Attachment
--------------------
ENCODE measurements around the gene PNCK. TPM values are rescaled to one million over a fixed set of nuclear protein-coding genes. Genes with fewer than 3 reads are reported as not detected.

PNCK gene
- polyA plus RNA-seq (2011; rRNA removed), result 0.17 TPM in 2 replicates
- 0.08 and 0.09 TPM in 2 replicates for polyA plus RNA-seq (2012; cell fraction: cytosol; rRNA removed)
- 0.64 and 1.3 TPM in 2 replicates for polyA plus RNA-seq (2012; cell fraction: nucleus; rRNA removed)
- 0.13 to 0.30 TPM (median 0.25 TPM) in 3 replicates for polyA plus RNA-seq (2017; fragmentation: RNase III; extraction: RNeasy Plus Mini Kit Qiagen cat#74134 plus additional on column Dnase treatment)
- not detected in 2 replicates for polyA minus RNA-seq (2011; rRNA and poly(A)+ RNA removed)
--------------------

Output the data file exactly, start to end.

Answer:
ENCODE measurements around the gene PNCK. TPM values are rescaled to one million over a fixed set of nuclear protein-coding genes. Genes with fewer than 3 reads are reported as not detected.

PNCK gene
- polyA plus RNA-seq (2011; rRNA removed), result 0.17 TPM in 2 replicates
- 0.08 and 0.09 TPM in 2 replicates for polyA plus RNA-seq (2012; cell fraction: cytosol; rRNA removed)
- 0.64 and 1.3 TPM in 2 replicates for polyA plus RNA-seq (2012; cell fraction: nucleus; rRNA removed)
- 0.13 to 0.30 TPM (median 0.25 TPM) in 3 replicates for polyA plus RNA-seq (2017; fragmentation: RNase III; extraction: RNeasy Plus Mini Kit Qiagen cat#74134 plus additional on column Dnase treatment)
- not detected in 2 replicates for polyA minus RNA-seq (2011; rRNA and poly(A)+ RNA removed)